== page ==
Protecting Children: Orange County Public Works Installs Raised Crosswalks at Most Dangerous School Crossings
News from Orange County Government News Room: It’s a frightening sight: a car or truck…
Robinson Street—a major east-west corridor—is slated for a much-needed facelift. The Florida Department of Transportation has been working on the study and plan for nearly three years.
Robinson Street runs through the heart of Orlando and serves a diverse range of people who bike, walk, ride transit and drive. The road also borders Lake Eola Park – a major downtown destination where tens of thousands flock each year for festivals, races and other community events. The corridor passes through Milk District neighborhoods, ending at the Orlando Executive Airport.
On May 23, FDOT held an open house to debut its plan and get input from the community. Residents arrived at the First Unitarian Church to pore over the suggested redesign. Guests could wander through the space, stopping at different tables, each showing a part of the redesign and staffed by an expert who could speak to key elements of the concept development study.
One big goal: to make the road more user-friendly for people who aren’t driving. During much of the day, Robinson is a busy, high-speed, 4-lane road. FDOT and the City of Orlando are proposing to shrink it down to three lanes for most of the corridor, then add a cycle track which will transition to a shared-use path. Planters would help separate bikers and walkers from the cars on Robinson. Using virtual reality, FDOT shared their additional crosswalk recommendations with a panoramic view of a raised intersection that will encourage drivers to ease off the gas pedal.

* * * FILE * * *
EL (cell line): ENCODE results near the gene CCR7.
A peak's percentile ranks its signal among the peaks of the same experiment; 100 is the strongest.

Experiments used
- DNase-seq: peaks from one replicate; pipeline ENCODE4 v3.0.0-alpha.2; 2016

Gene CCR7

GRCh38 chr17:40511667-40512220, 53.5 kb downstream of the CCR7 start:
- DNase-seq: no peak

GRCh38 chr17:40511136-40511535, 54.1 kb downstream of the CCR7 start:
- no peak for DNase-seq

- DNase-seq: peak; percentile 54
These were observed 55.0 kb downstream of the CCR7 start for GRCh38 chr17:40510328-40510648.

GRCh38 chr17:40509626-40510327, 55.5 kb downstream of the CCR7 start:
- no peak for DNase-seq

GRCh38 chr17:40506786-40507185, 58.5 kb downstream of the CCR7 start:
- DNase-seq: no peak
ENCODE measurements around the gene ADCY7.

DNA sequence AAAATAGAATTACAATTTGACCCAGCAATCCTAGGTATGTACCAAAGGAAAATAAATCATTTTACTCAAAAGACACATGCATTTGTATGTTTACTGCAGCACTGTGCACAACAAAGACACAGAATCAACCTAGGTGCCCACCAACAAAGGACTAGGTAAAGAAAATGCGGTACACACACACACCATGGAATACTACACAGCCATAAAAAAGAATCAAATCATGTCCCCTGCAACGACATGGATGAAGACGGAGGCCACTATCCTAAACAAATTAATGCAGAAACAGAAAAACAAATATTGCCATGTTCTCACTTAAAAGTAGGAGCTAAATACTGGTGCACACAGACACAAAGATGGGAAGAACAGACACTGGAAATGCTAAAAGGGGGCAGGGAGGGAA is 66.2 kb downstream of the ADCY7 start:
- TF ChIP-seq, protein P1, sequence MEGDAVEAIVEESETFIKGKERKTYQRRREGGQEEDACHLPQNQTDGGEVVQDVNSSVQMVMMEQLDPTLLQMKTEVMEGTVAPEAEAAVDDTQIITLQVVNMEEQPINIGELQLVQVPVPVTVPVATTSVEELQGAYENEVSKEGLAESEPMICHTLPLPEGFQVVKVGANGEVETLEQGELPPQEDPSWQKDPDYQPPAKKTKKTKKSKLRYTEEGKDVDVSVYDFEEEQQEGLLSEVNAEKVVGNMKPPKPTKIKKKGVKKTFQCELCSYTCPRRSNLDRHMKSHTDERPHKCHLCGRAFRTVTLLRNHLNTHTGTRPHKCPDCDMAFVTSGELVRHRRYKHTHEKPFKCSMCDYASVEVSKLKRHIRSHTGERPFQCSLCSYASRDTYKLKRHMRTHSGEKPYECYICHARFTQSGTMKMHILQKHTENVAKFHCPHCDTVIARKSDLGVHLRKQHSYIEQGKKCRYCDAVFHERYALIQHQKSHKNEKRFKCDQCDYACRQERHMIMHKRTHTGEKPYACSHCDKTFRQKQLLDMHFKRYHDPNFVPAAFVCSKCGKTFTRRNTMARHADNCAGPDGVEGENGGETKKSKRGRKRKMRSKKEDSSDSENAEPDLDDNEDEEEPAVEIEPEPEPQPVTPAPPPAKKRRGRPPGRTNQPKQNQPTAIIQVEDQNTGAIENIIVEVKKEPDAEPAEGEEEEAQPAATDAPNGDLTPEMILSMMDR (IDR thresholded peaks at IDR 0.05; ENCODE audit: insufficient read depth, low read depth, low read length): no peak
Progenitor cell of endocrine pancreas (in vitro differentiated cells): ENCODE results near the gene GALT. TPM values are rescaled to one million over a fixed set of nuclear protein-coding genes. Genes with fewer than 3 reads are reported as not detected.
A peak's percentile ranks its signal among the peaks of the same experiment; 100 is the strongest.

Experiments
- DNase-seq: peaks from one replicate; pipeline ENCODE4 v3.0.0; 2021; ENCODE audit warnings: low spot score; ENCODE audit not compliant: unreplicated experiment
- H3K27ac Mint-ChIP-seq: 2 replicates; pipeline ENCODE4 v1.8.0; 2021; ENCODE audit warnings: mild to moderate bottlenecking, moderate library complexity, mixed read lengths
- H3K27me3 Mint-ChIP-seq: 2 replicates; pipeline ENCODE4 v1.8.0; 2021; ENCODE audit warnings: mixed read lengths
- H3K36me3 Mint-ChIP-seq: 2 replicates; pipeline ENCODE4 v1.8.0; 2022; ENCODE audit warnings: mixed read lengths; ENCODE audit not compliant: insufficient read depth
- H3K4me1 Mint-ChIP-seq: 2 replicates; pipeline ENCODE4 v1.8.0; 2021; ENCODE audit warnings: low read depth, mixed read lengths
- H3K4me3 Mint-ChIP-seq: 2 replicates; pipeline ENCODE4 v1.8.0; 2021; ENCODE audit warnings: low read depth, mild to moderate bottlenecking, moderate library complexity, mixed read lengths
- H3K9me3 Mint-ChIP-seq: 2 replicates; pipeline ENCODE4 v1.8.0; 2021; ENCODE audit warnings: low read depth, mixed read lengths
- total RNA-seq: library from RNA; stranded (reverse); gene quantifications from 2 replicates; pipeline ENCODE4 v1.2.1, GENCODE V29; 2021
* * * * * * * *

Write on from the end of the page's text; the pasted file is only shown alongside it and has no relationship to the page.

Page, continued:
Not everyone liked the idea of getting rid of traffic lanes, however. Several people expressed concerns that the road is already congested during rush hour. FDOT’s goal is for drivers to start using parallel roads like Colonial or the 408, easing the traffic flow on Robinson. One benefit of the lane reduction is that the widened lanes will provide more room for buses and trucks, who barely fit on the road’s current narrow lanes.
In the center of the room, a giant map of Robinson Street draped long tables and soon became a colorful collage of suggestion-filled sticky notes.
If you couldn’t attend the meeting, don’t worry. You can still offer your feedback through June 3. Just send your comments to Heather Garcia, 719 South Woodland Boulevard, DeLand, FL 32720, or by e-mail at [email protected].
You can stay up-to-date on the study on FDOT’s project page.